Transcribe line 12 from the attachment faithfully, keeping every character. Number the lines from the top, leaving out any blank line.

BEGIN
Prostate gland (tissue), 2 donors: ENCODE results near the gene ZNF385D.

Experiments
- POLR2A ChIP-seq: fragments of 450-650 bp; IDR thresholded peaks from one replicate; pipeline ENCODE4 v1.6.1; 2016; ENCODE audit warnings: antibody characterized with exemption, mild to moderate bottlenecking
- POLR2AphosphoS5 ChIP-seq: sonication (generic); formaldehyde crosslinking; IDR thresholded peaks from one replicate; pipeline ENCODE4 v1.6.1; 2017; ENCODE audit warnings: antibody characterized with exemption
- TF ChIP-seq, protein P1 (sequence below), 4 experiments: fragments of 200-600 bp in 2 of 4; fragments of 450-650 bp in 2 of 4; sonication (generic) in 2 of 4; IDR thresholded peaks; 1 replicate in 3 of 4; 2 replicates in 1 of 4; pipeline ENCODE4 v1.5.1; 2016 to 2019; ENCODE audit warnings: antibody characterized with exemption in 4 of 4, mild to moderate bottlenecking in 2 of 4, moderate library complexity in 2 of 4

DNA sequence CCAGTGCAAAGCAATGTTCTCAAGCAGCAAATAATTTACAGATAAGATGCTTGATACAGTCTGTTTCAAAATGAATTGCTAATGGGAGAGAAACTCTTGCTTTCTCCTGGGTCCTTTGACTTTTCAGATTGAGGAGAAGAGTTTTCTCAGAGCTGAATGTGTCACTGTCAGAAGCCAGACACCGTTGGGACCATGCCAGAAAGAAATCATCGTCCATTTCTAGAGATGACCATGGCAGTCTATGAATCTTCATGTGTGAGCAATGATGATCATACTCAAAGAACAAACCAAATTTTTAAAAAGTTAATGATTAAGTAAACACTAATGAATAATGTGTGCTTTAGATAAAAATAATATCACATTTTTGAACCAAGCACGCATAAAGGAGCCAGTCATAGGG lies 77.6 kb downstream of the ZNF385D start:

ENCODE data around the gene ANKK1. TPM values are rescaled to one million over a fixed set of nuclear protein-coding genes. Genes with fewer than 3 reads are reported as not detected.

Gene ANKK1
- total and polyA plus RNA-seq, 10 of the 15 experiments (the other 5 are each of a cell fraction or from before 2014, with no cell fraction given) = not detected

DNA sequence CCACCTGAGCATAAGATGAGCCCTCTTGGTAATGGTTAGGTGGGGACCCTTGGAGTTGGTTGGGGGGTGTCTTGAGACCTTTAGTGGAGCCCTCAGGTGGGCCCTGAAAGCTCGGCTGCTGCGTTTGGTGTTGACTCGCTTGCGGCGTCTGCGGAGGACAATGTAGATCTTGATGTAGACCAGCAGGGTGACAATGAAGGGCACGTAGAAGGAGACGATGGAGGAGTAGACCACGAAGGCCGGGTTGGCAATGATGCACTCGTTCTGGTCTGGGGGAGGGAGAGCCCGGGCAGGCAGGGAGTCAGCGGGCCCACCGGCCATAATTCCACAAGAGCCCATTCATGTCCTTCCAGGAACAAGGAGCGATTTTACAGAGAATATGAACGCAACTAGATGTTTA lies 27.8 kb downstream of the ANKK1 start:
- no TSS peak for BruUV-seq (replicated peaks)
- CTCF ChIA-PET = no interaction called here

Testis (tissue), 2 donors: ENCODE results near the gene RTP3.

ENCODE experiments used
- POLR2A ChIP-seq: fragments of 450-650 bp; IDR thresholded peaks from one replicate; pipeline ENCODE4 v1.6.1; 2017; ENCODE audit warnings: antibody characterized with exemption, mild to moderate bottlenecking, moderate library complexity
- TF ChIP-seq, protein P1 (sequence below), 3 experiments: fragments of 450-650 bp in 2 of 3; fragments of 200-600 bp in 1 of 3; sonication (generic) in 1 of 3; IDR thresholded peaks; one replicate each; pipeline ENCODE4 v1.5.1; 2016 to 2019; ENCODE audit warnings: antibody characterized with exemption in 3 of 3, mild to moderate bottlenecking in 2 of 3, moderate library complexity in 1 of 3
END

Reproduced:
- CTCF ChIA-PET = no interaction called here